Wednesday Weekly Wisdom #7: Ready or not…

Welcome to Wednesday Weekly Wisdom. Click here for background on what I mean, or read last week’s post here

This week marks an end to your regularly scheduled programming of Weekly Wisdoms  – The school year is getting started, and I’m part of a teaching team too, ya know! The regular TEALS meetups are an awesome way to keep connected, discuss issues, share ideas, and stay energized about the incredible work you’re doing.

I want to use this last post to run my own quick checklist of things to remember to start the year. This will be a mix of things covered by the Classroom Plan or Remote supplement and from my experiences that I’ve found important to classroom success, and fairly short, to keep it focused 🙂

  • What will you be doing on day 1 to build connections with your students?
  • How about day 2, when there are generally  still computer issues?
  • Speaking of which, what’s your Plan B activity for total internet collapse?
  • Have you planned your first visit yet?
  • What are your students’ names?
  • What’s your plan for talking with every student every day?
  • How will you conduct frequent formative assessment to gauge class understanding?

 

Please share your answers below! I’d love to hear more about what you all are doing, especially for the first few questions – I’m always looking for ways to better engage with my students. And if you’re a returning volunteer, call out things I’ve missed that you’ve found critical!

Wednesday Weekly Wisdom #6: Classroom Co-teachers

Welcome to Wednesday Weekly Wisdom. Click here for background on what I mean, or read last week’s post here

I’m going to keep going on last week’s theme of feeling a little clueless and make this week: “what’s my job again 2: classroom teacher edition.” Specifically, I’m gearing this towards classroom teachers in the co-teach model, though, many of the same tips apply to TA-support.

As the classroom teacher for a remote class, you are the single most important person in the success of your classroom. The content that the remote volunteers are delivering could be the best in the world, but without your support, those lessons will fall flat.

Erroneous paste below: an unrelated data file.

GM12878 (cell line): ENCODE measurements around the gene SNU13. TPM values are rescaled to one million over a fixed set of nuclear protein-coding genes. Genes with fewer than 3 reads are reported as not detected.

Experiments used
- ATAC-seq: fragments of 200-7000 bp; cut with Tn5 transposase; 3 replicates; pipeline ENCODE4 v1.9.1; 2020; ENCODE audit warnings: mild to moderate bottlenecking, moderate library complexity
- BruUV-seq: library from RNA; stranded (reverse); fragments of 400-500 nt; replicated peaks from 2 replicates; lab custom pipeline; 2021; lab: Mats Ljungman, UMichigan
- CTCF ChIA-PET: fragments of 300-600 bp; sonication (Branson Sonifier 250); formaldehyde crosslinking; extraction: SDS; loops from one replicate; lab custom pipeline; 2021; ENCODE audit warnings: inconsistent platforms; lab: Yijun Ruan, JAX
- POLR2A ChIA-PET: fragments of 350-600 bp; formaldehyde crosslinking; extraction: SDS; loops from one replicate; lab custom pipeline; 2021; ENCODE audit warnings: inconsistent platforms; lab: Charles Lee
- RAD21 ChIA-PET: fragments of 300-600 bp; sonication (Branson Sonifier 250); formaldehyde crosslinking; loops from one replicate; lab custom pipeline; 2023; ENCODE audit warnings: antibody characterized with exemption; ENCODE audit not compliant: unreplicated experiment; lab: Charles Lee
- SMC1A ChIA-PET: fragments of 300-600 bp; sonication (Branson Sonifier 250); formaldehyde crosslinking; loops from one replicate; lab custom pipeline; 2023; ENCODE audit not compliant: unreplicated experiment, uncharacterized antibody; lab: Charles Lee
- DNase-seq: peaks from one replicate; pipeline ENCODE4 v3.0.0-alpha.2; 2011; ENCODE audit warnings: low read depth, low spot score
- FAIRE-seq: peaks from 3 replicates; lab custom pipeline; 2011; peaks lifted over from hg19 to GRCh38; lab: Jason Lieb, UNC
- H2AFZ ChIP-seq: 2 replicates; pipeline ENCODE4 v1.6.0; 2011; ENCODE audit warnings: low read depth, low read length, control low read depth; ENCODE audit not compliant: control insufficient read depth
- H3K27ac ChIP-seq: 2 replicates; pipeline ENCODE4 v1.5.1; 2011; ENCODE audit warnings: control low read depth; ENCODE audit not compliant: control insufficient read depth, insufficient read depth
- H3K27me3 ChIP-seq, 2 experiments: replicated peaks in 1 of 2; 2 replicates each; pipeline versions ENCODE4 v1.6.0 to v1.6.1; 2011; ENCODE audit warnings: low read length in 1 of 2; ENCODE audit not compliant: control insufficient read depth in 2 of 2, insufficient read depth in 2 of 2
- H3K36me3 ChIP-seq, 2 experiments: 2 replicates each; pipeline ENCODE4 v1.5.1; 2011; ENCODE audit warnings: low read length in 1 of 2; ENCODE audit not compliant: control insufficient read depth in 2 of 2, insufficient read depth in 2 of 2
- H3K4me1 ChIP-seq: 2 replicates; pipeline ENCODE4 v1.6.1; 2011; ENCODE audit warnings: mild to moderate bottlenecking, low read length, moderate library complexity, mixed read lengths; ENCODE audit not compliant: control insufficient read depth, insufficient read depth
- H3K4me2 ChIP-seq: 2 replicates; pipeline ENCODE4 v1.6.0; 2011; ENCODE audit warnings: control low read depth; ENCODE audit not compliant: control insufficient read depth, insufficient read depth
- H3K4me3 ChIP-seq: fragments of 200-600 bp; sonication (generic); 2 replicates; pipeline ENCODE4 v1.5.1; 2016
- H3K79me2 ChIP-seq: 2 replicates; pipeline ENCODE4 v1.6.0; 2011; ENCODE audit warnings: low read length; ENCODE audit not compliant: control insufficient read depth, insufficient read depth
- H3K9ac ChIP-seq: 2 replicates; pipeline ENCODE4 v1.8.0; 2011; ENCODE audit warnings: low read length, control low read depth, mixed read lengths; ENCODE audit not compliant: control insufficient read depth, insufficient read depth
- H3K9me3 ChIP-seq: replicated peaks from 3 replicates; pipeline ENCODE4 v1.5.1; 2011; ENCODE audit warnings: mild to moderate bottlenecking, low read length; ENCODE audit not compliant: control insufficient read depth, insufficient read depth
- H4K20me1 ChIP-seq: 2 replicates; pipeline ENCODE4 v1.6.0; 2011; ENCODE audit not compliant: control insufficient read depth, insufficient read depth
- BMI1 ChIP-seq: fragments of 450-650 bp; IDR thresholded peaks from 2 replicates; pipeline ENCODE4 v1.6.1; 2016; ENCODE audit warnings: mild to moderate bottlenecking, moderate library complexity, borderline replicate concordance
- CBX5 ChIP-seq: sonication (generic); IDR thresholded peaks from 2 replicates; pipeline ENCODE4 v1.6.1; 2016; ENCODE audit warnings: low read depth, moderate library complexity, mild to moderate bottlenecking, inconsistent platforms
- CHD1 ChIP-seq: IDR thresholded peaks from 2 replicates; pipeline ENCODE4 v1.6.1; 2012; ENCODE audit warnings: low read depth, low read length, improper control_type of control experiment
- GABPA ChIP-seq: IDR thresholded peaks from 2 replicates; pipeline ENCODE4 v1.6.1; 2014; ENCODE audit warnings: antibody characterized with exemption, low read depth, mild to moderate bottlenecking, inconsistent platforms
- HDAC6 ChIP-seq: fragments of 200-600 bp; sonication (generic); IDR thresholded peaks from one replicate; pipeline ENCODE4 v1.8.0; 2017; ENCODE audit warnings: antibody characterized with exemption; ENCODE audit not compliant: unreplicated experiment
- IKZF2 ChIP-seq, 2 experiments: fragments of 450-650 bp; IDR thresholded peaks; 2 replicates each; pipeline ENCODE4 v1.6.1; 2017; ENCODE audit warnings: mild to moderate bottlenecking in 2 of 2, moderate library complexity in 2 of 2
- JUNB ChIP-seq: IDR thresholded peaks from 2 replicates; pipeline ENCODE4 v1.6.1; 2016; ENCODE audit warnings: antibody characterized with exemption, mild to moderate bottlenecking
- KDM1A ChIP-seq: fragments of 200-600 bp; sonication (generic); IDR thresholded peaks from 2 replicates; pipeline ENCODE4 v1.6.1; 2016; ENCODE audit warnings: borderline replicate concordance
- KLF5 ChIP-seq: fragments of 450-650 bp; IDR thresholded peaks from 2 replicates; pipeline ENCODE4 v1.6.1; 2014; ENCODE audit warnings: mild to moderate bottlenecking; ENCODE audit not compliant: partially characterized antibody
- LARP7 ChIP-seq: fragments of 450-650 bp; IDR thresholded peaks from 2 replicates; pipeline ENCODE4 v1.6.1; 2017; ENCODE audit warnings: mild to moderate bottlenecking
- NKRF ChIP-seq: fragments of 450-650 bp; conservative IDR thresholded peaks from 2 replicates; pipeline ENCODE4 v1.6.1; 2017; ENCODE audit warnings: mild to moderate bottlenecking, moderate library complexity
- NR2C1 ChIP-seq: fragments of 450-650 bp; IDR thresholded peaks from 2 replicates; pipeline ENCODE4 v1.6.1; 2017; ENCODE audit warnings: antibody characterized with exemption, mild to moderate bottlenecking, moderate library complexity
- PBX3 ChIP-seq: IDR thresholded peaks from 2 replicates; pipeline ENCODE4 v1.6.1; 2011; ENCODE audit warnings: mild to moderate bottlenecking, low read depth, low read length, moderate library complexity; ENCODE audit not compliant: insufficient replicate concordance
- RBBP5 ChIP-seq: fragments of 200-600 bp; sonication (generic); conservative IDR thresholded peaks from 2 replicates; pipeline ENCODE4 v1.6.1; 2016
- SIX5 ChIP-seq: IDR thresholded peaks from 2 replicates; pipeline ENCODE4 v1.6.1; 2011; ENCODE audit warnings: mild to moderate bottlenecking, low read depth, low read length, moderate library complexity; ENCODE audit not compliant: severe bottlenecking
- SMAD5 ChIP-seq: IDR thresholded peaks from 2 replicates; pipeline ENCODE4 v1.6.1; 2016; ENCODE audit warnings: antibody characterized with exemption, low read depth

What does that support look like? Parts of running “remote classrooms” are things you’ll be very familiar with from running any other classroom. Getting to know your students, encouraging questions, keeping focus, handling behavior, and managing IEPs are all things you’ll do in this class just like any other.

So, let’s focus on some of the differences. The biggest one is a step that can be kind of daunting – not only inviting other instructors into your classroom, but also handing off primary content delivery to them. This may make you feeling a bit secondary – you’re not! Resist this feeling! Remember that you have the greatest ability to welcome the remote volunteers into your classroom, and to make interacting with the feel normal. Students will follow your lead.

Some practical tips to consider:

  • Talk to the remote volunteers in front of the class
    • Say good morning all together
    • Help repeat the instructions
    • When the volunteers indicate, re-prompt the class for questions or to raise hands
    • Let the volunteers know how the class is doing – you have the best view of facial expressions and body language, and are the only person who can feel when the room is full on confusion
  • Remind students to ask the volunteers questions
    • You should handle as much as you can, but you’ll probably get overwhelmed
    • Encourage students to ask their questions, even non-curriculum related ones, to the volunteers
    • Ask your own questions, even in front of class. You’re a student too, and it sets a great example for them to “do as I do, not just as I say”
  • Keep students engaged
    • Walk around the classroom – distracted students stay more on task when someone is over their shoulder
    • Take note of which students engage with the remote volunteers, and which shy away. The shy ones in particular will needs extra encouragement to connect, and some more in person help from you

I want to close this post out by inviting the classroom teachers we have here on the forums to chime in. What were some of your challenges in your first year as a TEALS co-teacher? What were successful and less-than-successful strategies for running your remote classrooms? What’s something I should absolutely steal and take back to mine?

Wednesday Weekly Wisdom #5: I’m a TA and …what’s my job again?

Welcome to Wednesday Weekly Wisdom. Click here for background on what I mean, or read last week’s post here

 

This week’s wisdom is directed to one specific set of you all: my fellow remote TAs.

As you’ve probably realized by now, the TA role in TEALS is a bit different to the TA role that you may have experienced in a University course. The TEALS TA role is not secondary to a class professor, but is an equal member of Co-Teaching Trifectas or TA Support Tandems[1]. The importance of the role and it’s place in the classroom are what keep me coming back as one each year.

But a not uncommon feeling I’ve head when I talk to other TAs is one of being kinda sorta useless – or at least, not very useful. Sure, you’re grading assignments, and trying to do check-ins with students in class, but you’re left with a feeling that you’re not having the impact in your classroom that you were hoping you’d have.

If this feeling comes up, it’s worth stepping back to analyze why. It could be that there are smaller, day-to-day practices you could be leveraging more. Things like asking your students follow up questions when you chat them, and making sure that at least one of your questions cannot be answered with a “yes” or a “no”. There are certainly students who are absent, or are struggling to keep up with the pace of the class, and maybe those students aren’t getting the help they need. Working with those students can easily occupy a TA for a whole day.